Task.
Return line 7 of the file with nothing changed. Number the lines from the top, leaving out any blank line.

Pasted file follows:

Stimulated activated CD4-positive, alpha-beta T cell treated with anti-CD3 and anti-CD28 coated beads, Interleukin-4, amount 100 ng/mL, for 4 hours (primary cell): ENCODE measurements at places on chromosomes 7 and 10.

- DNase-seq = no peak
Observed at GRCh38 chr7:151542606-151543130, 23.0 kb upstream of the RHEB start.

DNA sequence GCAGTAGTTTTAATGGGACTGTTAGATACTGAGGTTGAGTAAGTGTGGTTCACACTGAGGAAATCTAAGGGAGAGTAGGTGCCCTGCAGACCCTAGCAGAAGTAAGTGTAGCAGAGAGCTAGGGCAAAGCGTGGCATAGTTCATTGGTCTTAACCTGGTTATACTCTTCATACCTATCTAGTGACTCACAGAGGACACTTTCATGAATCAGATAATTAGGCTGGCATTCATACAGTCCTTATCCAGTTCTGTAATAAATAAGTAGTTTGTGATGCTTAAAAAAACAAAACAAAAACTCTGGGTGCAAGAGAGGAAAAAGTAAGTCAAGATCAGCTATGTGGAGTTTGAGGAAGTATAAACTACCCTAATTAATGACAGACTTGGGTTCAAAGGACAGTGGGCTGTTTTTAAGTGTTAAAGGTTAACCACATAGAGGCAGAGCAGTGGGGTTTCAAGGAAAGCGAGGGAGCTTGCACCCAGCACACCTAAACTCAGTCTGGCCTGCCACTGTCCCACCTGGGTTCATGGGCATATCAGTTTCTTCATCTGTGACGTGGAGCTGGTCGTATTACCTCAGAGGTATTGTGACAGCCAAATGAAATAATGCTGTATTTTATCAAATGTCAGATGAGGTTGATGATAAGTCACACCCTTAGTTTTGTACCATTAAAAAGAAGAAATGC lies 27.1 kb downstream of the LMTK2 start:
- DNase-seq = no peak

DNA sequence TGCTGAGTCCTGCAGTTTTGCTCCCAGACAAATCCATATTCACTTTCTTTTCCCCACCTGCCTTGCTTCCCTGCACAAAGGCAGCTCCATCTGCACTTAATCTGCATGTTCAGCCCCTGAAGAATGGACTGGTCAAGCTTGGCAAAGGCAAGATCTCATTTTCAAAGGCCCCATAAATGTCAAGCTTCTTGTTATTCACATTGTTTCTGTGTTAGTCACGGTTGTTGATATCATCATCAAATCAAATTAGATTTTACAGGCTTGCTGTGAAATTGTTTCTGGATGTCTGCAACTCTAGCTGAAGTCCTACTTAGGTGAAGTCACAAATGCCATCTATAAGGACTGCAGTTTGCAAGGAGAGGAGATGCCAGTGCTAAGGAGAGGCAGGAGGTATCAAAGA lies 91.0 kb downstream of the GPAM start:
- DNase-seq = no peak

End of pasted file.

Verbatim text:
- DNase-seq = no peak